Abstract

Mutations in HFE cause the most common form of hereditary hemochromatosis (HH). We previously showed that liver-specific, transgenic overexpression of murine Hfe stimulates production of the iron regulatory hormone hepcidin. Here, we developed several additional transgenic mouse strains to further interrogate the structural basis of HFE function in the pathophysiology of HH. We hypothesized that the small, cytoplasmic domain of HFE might be necessary for HFE-mediated induction of hepcidin. We demonstrate that, like the full-length protein, overexpression of Hfe proteins lacking the cytoplasmic domain leads to hepcidin induction, iron deficiency and a hypochromic, microcytic anemia. However, high-level expression of a liver-specific Hfe transgene carrying the mouse equivalent of the common HFE C282Y human disease-causing mutation (murine C294Y) did not cause iron deficiency. Furthermore, hepcidin induction by transgenes encoding both WT Hfe and Hfe lacking its cytoplasmic domain is greatly attenuated in the absence of hemojuvelin (Hjv). Our observations indicate that the extracellular and transmembrane domains of Hfe are sufficient, and Hjv is essential, for Hfe-mediated induction of hepcidin expression.

Introduction

The common iron overload disease hereditary hemochromatosis (HH) is caused by a chronic increase in dietary iron absorption. A unifying model has emerged to explain the pathogenesis of genetically distinct forms of HH.1  Aberrant iron homeostasis results from interruption of a regulatory axis involving the hormone hepcidin, predominantly produced by hepatocytes, and the iron exporter ferroportin, present in duodenal enterocytes and macrophages. Hepcidin binds to ferroportin to trigger its internalization and lysosomal degradation.2  In this way, circulating hepcidin controls both intestinal iron absorption and the release of iron from macrophages into the plasma. There are 3 general classes of genetic defects known to cause HH. First, recessive mutations in the gene encoding hepcidin (HAMP) prevent the production of functional peptide.3  Second, some dominant mutations in ferroportin (encoded by SLC40A1) render it resistant to hepcidin regulation.4,5  Third, recessive mutations in the genes encoding HFE, transferrin receptor-2 (TFR2) or hemojuvelin (HFE2 or HJV), alter hepcidin expression by the hepatocyte.6-8 

Most hemochromatosis patients are homozygous for a C282Y mutation in HFE (equivalent to C294Y in mouse Hfe), an atypical major histocompatibility complex (MHC) class I-like molecule9  that heterodimerizes with β2-microglobulin10  and associates with the major transferrin receptor (TFR1).11,12  HFE is similar to MHC class I proteins in that it contains a signal sequence, 3 sequential immunoglobulin superfamily α-domains, and a transmembrane domain followed by a 19 amino acid, cytoplasmic domain. The cytoplasmic domain of human HFE has 2 conserved, potential phosphorylation sites at 335Ser and 342Tyr. Although it has been shown that the cytoplasmic domains of Class I MHC proteins are not necessary for transmitting T-cell activation signals,13  and overexpression of HFE proteins containing either a S335M or Y342C mutation decreased ferritin levels in HEK293 cells,14  we hypothesized that these 2 phosphorylation sites might be involved in HFE-mediated hepcidin induction in vivo. Cytoplasmic motifs similar to the YVLA (342Tyr) motif in HFE function as endocytic-sorting motifs in other transmembrane proteins, including TFR1.15,16  Recently, Gao and colleagues reported that a truncated protein containing only the α3 and cytoplasmic domains of HFE was able to regulate hepcidin expression in cultured cells.17  Taken together, these data suggested that the cytoplasmic tail might play a role in HFE function or trafficking.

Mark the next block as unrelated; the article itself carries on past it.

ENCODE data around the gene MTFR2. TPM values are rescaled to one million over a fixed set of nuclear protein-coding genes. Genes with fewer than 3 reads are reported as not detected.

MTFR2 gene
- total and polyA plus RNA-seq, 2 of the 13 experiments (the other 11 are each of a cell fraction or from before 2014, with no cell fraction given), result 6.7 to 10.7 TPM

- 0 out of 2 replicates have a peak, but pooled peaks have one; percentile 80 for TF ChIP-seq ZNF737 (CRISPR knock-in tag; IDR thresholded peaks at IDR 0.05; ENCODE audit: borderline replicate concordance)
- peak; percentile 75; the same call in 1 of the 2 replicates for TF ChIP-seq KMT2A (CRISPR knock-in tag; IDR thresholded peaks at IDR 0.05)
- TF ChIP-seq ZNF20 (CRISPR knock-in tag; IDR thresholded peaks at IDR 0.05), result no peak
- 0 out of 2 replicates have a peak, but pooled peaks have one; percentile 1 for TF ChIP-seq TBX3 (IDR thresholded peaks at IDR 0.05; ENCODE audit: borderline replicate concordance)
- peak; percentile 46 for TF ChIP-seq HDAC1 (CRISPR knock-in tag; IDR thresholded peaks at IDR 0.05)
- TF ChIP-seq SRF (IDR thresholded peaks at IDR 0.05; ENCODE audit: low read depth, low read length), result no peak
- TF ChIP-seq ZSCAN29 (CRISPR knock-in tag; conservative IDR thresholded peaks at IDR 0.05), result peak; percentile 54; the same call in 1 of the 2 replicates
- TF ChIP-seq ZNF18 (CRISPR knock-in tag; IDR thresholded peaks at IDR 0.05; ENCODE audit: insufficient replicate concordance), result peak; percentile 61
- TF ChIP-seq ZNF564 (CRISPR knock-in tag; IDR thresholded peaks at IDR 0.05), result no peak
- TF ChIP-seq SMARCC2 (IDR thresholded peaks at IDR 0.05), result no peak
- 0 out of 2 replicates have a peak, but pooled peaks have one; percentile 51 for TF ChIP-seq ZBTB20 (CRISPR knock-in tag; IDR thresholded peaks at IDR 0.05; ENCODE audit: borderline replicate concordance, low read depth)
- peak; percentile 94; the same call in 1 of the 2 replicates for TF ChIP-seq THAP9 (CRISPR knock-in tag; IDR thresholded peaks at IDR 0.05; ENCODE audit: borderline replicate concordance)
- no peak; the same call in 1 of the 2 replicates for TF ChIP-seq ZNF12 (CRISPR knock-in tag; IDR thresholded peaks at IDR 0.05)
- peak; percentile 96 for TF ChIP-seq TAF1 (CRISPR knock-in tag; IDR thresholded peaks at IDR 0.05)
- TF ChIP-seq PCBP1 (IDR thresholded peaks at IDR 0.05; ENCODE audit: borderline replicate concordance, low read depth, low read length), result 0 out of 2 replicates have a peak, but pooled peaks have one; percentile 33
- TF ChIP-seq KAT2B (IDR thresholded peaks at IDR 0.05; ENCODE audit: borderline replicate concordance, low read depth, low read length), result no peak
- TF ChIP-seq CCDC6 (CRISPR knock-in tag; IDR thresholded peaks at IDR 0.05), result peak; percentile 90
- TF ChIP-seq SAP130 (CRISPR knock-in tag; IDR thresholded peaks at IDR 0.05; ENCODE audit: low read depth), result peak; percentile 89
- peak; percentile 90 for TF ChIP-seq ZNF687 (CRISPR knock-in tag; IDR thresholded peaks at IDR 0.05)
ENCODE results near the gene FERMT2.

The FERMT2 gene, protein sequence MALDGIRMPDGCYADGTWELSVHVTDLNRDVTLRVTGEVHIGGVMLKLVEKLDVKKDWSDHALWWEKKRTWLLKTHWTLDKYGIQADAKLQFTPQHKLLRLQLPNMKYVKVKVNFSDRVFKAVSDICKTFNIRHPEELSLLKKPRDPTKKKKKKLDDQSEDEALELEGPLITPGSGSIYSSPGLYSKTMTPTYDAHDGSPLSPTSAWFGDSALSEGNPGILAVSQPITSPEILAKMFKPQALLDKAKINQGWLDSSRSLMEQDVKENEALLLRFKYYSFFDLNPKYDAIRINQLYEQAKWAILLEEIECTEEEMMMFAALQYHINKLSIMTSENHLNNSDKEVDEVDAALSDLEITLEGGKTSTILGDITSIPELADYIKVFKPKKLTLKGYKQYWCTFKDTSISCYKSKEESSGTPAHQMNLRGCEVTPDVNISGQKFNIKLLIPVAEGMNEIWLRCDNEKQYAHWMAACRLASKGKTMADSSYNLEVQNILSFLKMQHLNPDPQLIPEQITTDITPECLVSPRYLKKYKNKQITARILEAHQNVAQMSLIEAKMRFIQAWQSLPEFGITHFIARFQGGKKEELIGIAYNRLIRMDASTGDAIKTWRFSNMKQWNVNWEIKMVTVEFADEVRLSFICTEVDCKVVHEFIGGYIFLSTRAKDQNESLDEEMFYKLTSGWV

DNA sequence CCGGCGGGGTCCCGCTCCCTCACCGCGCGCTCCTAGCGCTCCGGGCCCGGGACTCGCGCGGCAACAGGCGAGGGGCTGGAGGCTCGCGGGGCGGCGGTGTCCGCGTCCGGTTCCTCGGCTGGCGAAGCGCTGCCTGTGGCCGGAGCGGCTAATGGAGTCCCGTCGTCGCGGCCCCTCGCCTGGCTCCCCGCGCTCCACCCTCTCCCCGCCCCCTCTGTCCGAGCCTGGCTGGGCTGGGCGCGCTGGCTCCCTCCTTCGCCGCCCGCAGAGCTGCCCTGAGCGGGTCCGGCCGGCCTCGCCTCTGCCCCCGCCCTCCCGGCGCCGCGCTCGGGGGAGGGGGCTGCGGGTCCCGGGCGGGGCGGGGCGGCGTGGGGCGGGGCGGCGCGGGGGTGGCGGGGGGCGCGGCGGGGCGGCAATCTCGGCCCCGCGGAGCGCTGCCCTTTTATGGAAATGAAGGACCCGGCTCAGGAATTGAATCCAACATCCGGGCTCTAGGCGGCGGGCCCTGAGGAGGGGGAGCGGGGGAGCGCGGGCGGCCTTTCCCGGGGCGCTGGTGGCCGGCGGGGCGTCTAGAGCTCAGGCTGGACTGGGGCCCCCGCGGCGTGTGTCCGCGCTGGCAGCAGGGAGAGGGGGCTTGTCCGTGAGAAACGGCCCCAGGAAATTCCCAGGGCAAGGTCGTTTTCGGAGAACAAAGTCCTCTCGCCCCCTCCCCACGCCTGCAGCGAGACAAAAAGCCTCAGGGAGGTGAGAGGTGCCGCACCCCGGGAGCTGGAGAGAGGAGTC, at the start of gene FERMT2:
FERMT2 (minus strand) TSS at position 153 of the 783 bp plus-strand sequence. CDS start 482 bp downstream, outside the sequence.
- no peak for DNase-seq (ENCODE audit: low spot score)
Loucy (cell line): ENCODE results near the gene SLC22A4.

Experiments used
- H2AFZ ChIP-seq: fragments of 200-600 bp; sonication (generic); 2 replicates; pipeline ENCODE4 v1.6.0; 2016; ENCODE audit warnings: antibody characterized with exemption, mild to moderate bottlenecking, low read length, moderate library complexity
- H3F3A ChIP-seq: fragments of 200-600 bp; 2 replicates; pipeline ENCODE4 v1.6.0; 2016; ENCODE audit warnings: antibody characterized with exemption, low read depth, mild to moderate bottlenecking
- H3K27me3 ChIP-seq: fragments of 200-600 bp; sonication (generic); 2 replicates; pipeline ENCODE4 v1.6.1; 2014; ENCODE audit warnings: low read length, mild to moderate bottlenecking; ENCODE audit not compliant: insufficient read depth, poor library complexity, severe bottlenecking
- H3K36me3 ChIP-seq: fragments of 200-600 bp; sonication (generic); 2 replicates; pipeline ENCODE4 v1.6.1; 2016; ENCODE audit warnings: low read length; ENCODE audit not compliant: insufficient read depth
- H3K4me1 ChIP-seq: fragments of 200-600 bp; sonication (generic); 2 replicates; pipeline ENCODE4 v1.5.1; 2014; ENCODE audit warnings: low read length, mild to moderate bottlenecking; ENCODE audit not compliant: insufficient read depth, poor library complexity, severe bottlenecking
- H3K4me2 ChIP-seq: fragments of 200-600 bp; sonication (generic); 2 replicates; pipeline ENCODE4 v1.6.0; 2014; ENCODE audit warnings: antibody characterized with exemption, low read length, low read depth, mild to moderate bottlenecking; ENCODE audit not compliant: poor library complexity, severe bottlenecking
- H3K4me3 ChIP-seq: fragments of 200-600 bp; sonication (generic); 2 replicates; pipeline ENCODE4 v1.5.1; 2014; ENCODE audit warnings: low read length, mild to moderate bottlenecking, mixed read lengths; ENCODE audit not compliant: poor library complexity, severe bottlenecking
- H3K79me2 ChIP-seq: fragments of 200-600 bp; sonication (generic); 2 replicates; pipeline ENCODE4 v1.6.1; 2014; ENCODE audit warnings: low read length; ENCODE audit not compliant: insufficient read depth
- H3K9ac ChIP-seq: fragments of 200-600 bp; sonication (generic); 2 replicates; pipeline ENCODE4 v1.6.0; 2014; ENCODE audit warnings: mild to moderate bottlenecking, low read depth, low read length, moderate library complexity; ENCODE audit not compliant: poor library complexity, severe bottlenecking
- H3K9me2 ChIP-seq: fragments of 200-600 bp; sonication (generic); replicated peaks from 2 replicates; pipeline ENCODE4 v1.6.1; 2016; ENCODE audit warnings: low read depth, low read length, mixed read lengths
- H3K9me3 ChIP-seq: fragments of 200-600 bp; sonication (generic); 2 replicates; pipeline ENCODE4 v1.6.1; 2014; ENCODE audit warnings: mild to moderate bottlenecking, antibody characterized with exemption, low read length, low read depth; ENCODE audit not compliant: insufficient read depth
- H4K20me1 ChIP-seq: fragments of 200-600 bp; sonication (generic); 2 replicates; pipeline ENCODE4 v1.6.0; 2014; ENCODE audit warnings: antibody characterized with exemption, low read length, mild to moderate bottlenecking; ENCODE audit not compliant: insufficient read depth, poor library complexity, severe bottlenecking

HFE acts in the liver where it contributes to regulation of hepcidin expression. Mice lacking Hfe only in hepatocytes display a hemochromatosis-like phenotype.18  HFE may also function in other cells involved in iron recycling, such as Kupffer cells,19  but its roles have not been fully characterized in cell types other than hepatocytes. We showed that Tfr1 sequesters Hfe, preventing it from participating in the induction of hepcidin expression.20  Hfe also interacts with Tfr2, and Hfe/Tfr2 complex formation is favored over Hfe/Tfr1 interaction when high levels of diferric transferrin (Fe2-Tf) are present, as is true in iron overload.21  Based on these observations, we and others have hypothesized that competition between Tfr1 and Tfr2 for Hfe binding allows hepcidin expression to be regulated in response to the amount of circulating Fe2-Tf.17,20,21  However, other work suggests that Hfe and Tfr2 may not function in the same signaling pathway, as humans and mice with mutations in both HFE and TFR2 have a clinically more severe phenotype than individuals with either mutation alone.22,23 

HJV is mutated in patients with a severe, early onset form of HH. HJV acts as a bone morphogenetic protein (BMP) co-receptor, binding BMP ligands in association with Type I BMP receptors and triggering a sons of mothers against decapentaplegic (SMAD)–dependent signaling cascade that leads to increased hepcidin expression.24  Accordingly, disease-associated mutations in HJV result in decreased BMP signaling and decreased hepcidin expression.24  Mice lacking Hjv produce very little hepcidin mRNA.25,26  Furthermore, hepatocyte-specific inactivation of Smad4 or germ line deletion of Bmp6, which encodes a BMP ligand that responds to iron status, leads to a failure of hepcidin expression and marked iron overload.27-29  Although Bmp6 is up-regulated in response to iron overload in Hfe−/− animals, there is no stimulation of SMAD signaling and hepcidin levels are not increased.30,31  Thus, it appears that Hfe may function, at least in part, through the BMP-SMAD signaling pathway, but the implied functional dependence on Hjv has not been demonstrated experimentally.